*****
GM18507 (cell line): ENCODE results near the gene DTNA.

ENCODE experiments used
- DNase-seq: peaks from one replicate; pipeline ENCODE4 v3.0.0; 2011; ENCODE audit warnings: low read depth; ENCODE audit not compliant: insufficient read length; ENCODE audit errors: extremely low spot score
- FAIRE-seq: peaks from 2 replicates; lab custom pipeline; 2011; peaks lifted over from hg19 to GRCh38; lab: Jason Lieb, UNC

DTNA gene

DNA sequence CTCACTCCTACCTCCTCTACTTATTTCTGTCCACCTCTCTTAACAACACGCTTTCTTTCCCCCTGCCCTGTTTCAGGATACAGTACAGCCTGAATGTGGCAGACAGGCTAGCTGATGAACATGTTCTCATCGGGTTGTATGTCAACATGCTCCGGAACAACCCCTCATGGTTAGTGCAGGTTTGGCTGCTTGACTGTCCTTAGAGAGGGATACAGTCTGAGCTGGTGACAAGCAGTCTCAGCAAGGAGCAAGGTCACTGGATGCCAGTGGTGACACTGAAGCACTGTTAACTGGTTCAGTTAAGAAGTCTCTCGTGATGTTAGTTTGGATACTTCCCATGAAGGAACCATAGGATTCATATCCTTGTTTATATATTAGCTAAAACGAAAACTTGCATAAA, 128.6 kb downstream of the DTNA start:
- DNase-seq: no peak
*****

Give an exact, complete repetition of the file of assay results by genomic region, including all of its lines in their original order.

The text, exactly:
GM18507 (cell line): ENCODE results near the gene DTNA.

ENCODE experiments used
- DNase-seq: peaks from one replicate; pipeline ENCODE4 v3.0.0; 2011; ENCODE audit warnings: low read depth; ENCODE audit not compliant: insufficient read length; ENCODE audit errors: extremely low spot score
- FAIRE-seq: peaks from 2 replicates; lab custom pipeline; 2011; peaks lifted over from hg19 to GRCh38; lab: Jason Lieb, UNC

DTNA gene

DNA sequence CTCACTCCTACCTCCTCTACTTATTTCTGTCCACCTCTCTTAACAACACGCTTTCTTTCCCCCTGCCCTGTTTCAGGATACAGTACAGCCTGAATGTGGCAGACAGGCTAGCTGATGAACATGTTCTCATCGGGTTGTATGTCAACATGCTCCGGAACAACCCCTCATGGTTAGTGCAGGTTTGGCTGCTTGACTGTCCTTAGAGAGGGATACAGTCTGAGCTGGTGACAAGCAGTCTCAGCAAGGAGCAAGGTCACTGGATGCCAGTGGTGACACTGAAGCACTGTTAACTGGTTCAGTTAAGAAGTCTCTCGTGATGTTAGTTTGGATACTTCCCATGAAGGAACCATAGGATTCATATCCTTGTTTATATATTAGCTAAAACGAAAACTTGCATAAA, 128.6 kb downstream of the DTNA start:
- DNase-seq: no peak